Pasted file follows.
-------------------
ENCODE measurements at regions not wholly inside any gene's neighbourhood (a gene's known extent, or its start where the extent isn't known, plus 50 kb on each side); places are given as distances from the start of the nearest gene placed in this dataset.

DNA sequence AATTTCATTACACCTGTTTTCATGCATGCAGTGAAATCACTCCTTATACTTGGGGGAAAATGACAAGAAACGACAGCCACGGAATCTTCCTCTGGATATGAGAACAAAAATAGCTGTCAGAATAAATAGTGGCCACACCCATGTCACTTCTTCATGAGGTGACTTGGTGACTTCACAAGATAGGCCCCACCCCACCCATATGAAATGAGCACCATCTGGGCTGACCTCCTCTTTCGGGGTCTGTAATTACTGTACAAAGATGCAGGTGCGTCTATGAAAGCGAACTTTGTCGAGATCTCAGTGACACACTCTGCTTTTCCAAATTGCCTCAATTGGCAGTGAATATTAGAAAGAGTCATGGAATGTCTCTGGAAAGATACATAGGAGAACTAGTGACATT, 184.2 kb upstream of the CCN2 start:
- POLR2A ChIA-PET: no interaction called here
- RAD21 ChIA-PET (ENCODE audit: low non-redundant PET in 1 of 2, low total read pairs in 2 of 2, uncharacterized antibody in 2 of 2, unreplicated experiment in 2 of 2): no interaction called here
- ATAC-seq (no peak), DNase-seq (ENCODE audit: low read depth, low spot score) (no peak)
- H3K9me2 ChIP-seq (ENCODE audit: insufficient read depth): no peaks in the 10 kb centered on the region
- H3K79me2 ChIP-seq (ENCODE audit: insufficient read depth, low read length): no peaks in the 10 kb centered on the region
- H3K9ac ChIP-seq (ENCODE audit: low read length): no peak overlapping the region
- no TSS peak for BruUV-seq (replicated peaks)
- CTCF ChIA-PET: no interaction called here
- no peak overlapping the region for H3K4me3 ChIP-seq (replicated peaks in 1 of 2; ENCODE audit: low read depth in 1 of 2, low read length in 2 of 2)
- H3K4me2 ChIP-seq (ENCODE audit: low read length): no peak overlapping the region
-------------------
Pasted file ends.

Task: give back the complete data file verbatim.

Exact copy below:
ENCODE measurements at regions not wholly inside any gene's neighbourhood (a gene's known extent, or its start where the extent isn't known, plus 50 kb on each side); places are given as distances from the start of the nearest gene placed in this dataset.

DNA sequence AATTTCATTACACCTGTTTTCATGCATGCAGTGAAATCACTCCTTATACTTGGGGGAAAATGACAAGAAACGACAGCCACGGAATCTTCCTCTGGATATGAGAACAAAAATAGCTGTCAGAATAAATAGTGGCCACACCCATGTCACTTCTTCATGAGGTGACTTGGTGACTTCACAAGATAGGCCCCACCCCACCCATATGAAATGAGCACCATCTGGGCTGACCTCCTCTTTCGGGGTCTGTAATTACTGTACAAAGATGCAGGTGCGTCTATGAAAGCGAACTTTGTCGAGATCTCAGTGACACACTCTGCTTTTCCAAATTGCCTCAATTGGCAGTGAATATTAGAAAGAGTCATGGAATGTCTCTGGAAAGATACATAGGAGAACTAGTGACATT, 184.2 kb upstream of the CCN2 start:
- POLR2A ChIA-PET: no interaction called here
- RAD21 ChIA-PET (ENCODE audit: low non-redundant PET in 1 of 2, low total read pairs in 2 of 2, uncharacterized antibody in 2 of 2, unreplicated experiment in 2 of 2): no interaction called here
- ATAC-seq (no peak), DNase-seq (ENCODE audit: low read depth, low spot score) (no peak)
- H3K9me2 ChIP-seq (ENCODE audit: insufficient read depth): no peaks in the 10 kb centered on the region
- H3K79me2 ChIP-seq (ENCODE audit: insufficient read depth, low read length): no peaks in the 10 kb centered on the region
- H3K9ac ChIP-seq (ENCODE audit: low read length): no peak overlapping the region
- no TSS peak for BruUV-seq (replicated peaks)
- CTCF ChIA-PET: no interaction called here
- no peak overlapping the region for H3K4me3 ChIP-seq (replicated peaks in 1 of 2; ENCODE audit: low read depth in 1 of 2, low read length in 2 of 2)
- H3K4me2 ChIP-seq (ENCODE audit: low read length): no peak overlapping the region